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Birdsong and Grief

When my mother was dying at home I would sit with her in the living room of her one bedroom apartment. She would recline in her red lazy boy chair facing the television, and I would curl up on the couch and watch her every move. I noticed as the days passed that her skin was becoming smoother and her hair was changing from kinky tight curls to being straight and silky and white as light. I became fascinated by her hair, that it was changing right before my eyes. Black women can be obsessed with our hair. My mother would dye her hair often. It was white, then blond, then shades of red and when she got sick with Cancer, she was freed from this obsession and let her hair do its thing, which was to turn straight and white.

She never lost her hair like many Cancer patients experience, instead it just became almost translucent like the sun, or a jellyfish, or a strand of thread that never ends.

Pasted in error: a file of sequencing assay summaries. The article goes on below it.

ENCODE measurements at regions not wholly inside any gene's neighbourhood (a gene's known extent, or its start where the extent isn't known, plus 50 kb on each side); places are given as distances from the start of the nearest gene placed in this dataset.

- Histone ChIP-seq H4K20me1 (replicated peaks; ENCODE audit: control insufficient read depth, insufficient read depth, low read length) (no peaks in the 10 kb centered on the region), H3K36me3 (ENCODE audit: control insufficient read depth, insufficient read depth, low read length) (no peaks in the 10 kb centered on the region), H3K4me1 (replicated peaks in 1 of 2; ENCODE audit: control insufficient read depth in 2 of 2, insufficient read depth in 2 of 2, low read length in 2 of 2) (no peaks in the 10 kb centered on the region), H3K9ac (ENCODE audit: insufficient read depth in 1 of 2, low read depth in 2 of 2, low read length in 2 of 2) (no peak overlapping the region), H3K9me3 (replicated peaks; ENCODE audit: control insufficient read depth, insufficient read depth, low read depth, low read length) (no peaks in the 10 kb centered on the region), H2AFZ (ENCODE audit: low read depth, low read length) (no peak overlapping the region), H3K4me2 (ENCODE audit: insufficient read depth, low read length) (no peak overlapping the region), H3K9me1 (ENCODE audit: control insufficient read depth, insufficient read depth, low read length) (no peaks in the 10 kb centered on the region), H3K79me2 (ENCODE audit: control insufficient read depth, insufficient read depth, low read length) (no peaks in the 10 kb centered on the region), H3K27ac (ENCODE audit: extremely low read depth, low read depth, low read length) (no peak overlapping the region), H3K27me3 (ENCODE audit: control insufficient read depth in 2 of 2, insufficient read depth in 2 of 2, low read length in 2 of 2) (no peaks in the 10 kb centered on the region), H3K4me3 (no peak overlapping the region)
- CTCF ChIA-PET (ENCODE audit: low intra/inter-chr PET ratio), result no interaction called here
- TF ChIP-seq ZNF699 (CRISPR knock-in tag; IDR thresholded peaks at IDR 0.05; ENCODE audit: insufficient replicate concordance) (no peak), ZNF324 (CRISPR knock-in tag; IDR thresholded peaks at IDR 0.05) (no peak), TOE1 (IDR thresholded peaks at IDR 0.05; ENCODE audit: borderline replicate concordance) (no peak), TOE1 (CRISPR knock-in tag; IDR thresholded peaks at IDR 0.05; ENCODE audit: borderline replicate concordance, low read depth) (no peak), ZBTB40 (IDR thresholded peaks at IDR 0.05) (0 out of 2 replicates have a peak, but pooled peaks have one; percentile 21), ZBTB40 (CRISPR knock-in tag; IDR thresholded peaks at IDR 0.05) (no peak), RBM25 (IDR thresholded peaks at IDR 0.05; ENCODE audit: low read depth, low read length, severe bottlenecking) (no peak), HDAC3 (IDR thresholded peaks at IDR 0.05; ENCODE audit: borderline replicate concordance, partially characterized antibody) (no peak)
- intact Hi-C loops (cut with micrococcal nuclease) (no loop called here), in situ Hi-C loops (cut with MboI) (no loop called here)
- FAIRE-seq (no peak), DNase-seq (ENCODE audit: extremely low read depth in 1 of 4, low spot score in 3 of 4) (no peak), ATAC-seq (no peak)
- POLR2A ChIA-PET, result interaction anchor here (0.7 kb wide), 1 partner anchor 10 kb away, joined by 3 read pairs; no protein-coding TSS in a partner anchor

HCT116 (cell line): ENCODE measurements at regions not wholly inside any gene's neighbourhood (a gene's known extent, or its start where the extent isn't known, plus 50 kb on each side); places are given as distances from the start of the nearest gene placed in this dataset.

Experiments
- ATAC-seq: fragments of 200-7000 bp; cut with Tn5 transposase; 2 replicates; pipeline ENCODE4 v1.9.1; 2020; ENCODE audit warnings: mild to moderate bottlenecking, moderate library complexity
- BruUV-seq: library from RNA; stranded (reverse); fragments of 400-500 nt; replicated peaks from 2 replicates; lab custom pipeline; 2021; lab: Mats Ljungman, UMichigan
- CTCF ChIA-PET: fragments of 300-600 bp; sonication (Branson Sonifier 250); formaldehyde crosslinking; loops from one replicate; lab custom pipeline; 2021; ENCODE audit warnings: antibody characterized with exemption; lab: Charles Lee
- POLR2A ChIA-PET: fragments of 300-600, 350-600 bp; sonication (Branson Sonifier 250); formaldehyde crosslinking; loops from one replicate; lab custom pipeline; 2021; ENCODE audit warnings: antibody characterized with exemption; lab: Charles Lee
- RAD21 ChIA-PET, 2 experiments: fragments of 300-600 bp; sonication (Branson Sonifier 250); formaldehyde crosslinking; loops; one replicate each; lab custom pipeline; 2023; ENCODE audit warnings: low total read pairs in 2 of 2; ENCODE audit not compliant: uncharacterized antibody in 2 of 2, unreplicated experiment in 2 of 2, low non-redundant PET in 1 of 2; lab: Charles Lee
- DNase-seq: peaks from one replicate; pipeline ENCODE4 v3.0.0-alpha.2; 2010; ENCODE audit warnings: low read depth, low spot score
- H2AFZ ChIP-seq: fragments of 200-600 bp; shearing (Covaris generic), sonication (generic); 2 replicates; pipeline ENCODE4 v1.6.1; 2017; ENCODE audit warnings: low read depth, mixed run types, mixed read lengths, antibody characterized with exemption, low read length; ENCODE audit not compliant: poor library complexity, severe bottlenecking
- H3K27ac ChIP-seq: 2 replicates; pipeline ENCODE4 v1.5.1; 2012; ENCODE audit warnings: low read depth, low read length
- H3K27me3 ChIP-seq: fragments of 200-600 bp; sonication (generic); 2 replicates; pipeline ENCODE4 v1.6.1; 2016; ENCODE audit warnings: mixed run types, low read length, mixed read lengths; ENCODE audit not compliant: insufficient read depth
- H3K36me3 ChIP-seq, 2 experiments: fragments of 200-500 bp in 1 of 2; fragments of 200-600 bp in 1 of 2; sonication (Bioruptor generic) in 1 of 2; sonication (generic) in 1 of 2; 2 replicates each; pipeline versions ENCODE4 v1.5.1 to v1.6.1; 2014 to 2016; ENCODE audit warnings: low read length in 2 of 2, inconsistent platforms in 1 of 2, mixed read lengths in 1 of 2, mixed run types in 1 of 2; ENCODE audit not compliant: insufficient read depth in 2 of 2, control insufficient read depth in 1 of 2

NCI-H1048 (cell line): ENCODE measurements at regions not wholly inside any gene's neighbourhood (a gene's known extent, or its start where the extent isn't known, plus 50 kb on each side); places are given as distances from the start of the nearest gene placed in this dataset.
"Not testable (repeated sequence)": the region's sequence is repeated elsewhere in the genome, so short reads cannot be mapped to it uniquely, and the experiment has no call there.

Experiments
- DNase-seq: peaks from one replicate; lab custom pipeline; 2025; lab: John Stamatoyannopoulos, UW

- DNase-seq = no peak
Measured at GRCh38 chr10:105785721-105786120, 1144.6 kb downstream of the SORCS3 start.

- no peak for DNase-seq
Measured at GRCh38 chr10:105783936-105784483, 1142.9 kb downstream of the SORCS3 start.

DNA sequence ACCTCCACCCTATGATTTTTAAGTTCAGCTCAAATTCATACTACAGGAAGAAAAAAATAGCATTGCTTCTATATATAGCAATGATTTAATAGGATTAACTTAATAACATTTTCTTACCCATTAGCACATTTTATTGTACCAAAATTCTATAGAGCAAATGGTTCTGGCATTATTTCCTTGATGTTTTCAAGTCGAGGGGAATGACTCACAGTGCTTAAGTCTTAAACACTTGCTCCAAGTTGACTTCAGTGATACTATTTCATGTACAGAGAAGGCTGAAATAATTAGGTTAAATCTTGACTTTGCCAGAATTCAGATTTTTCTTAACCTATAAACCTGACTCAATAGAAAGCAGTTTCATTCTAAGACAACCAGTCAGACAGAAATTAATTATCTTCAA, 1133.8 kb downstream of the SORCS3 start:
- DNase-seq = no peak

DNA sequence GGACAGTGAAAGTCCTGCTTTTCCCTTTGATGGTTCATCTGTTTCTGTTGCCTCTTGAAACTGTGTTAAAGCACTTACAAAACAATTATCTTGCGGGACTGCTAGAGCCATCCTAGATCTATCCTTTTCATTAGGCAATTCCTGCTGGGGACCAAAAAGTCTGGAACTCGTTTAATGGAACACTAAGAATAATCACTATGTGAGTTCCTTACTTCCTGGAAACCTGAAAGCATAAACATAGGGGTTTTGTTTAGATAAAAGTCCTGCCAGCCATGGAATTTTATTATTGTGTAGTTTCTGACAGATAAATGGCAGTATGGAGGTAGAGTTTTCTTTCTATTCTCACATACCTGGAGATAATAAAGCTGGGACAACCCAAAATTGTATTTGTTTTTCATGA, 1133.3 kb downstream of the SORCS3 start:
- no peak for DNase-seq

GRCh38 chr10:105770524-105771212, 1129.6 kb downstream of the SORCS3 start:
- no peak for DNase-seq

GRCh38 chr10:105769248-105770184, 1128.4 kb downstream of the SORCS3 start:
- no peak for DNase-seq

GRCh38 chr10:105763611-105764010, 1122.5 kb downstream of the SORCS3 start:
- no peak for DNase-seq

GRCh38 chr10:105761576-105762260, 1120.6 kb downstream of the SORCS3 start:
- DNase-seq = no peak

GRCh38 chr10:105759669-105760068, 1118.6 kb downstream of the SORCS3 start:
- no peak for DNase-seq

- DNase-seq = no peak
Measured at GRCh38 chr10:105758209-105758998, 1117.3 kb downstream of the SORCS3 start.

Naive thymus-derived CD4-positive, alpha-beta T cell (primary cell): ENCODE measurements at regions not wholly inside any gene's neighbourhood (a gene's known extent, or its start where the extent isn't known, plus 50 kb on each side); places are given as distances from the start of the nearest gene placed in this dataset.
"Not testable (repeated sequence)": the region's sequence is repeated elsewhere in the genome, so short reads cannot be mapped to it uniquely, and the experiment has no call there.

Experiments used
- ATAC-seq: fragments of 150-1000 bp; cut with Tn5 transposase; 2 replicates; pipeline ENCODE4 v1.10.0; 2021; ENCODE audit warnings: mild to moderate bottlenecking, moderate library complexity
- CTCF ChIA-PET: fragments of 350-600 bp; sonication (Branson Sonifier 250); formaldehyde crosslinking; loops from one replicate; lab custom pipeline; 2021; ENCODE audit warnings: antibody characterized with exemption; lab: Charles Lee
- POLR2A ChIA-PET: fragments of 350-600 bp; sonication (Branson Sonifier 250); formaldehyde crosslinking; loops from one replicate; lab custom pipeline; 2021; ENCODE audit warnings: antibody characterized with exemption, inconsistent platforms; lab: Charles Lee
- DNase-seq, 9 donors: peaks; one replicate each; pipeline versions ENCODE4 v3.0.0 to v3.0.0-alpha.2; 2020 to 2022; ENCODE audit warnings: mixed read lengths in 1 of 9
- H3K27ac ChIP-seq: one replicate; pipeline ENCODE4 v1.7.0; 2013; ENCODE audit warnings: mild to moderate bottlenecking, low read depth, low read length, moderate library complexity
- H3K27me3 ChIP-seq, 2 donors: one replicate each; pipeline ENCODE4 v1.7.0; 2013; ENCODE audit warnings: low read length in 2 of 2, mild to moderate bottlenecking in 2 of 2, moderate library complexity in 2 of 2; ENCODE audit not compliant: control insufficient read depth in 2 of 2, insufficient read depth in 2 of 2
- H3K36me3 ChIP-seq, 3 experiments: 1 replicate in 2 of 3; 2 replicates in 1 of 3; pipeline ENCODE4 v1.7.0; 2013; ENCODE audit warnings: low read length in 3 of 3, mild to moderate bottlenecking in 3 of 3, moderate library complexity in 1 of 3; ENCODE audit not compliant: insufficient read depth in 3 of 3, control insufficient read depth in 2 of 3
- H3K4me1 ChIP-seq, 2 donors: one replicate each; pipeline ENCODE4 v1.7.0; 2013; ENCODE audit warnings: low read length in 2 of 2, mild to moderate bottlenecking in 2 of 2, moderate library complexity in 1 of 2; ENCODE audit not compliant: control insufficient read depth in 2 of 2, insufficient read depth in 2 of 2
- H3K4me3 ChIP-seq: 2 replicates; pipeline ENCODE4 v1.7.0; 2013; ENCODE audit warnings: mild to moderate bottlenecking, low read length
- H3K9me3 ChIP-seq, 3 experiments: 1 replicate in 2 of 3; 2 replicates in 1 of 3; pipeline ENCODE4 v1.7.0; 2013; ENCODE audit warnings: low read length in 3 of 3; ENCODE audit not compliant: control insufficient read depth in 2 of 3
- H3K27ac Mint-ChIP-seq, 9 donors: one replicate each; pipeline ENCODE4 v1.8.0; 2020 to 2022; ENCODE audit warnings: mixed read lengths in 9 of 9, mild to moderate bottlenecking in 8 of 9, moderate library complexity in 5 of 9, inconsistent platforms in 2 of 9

Mommy and I would sit together in the quiet stillness of each day. I would play the sounds of nature from an app on my phone. We would listen to birds singing and streams of water flowing in a river and both of us would drift off to sleep. My mother loved the sounds of nature while she was dying. She would say, Phoenix, play those birds for me again. And so I would play the sounds of birds whose names I did not know. Chirp, chirp, coo, coo these were the sounds of the soundtrack of our last days together.

The birds would play while my heart was breaking into little pieces. At times, I couldn’t move. I would feel frozen listening to the birds thinking they are witnessing my grief, they are witnessing mommy’s transition. Sometimes, I would wake up in the middle of the night full of fear and jump up and run to her bed. I would put my head on her chest and listen deeply for the sound of her heartbeat. But, I could only hear the sounds of the birds, calling mommy home.

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